For a few hours Saturday morning, the Troy Public Library became Syrian immigration base camp. Some two dozen Syrian nationals came out to a makeshift legal clinic held there. Their visas are about to expire or already have, and the federal government’s offering a special extension due to the crisis in their country.
But as pro-bono lawyers explained to one family after another, Syrians who fled escalating violence in the last three months aren’t eligible; they’ve already missed the program’s crucial window.
That window ended March 29, when the Obama administration declared Syrians in the United States could receive Temporary Protected Status, or TPS. That lets Syrians stay here even after their visas expire.
A group will hold a town hall meeting and legal clinic in the Detroit area on Saturday designed to provide assistance to Syrians looking to temporarily stay in the United States beyond the expiration of their visas.
UFS is a pro-democracy nonprofit organization based in Flint.
Homeland Security Secretary Janet Napolitano in March said Syrians will get temporary protected status because they'd face "serious threats to their personal safety" if they were to return to Syria.
Under the terms of the notice, Syrian nationals who have continuously resided in the United States since March 29 of this year can apply for the status.
Serene Katranji-Zeni is a TPS Coordinator who works with United for a Free Syria.
She says the clinic is the second of its kind in Michigan, and she anticipates helping those eligible complete the time-consuming task of filling out necessary paperwork.
Although she can't say to how many Syrians in Michigan could qualify for the status, she says her office has fielded several requests for help, though many are not eligible.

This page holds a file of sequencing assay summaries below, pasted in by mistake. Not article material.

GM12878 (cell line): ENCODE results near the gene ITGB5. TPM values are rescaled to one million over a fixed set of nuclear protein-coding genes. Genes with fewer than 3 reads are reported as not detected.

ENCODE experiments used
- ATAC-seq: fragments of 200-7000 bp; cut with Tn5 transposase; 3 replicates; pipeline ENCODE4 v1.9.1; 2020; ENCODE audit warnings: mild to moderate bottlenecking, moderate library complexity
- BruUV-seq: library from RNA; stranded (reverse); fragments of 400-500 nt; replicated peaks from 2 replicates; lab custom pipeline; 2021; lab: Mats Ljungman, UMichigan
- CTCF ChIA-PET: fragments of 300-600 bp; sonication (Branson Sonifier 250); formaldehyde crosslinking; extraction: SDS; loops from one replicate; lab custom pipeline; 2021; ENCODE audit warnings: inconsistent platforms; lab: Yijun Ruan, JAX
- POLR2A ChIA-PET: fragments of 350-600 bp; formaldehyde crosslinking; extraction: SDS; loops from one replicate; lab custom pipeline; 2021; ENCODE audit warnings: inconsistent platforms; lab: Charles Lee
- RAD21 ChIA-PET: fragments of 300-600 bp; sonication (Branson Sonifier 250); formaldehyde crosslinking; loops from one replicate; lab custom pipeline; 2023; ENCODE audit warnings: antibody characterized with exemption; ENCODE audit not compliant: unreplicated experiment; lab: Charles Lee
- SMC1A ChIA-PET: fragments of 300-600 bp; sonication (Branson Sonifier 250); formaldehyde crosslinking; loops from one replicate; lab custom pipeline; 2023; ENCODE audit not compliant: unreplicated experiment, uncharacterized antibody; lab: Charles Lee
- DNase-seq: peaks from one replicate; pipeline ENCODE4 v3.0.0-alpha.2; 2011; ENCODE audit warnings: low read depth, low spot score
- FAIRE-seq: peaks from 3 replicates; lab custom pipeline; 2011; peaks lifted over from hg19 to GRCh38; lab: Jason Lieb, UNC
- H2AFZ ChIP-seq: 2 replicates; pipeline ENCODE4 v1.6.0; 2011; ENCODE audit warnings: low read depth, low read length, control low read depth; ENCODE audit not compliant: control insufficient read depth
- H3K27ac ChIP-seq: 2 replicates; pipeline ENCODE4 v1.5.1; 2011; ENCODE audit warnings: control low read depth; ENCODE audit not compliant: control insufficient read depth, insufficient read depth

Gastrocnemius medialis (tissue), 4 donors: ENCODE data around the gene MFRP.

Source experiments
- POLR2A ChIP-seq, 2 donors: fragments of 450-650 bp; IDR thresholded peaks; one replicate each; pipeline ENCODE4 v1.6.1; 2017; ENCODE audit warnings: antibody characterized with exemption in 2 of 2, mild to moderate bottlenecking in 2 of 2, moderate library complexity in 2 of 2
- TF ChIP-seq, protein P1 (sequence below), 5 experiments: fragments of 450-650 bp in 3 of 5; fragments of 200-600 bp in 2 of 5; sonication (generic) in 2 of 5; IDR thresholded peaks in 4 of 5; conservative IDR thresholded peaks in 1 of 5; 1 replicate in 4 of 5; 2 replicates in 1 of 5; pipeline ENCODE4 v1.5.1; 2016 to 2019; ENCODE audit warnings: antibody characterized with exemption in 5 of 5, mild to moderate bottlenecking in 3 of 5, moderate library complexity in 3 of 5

"The major issue we're running into is that many more people have come into the country since [the March deadline] who want the status, but they don't qualify," she said.
According to the U.S. Citizen and Immigration Services website, the temporary protected status for Syrians is designated through September of next year. USCIS currently lists seven other countries on its list for foreigners in the United States who may qualify for temporary protected status.
Two Michigan Congressmen are urging President Obama to renew—and strengthen—sanctions against the Syrian government. Livonia Republican Thaddeus McCotter and Detroit Democrat Hansen Clarke say they both support renewing targeted sanctions that lapse next month. Both Congressmen also support strengthening those measures to include freezing Syrian officials’ U.S. assets, and prohibiting business with American companies. Both say the sanctions should also be extended President Bashar Al-Assad’s, and other top official’s, families. Clarke says if the U.S.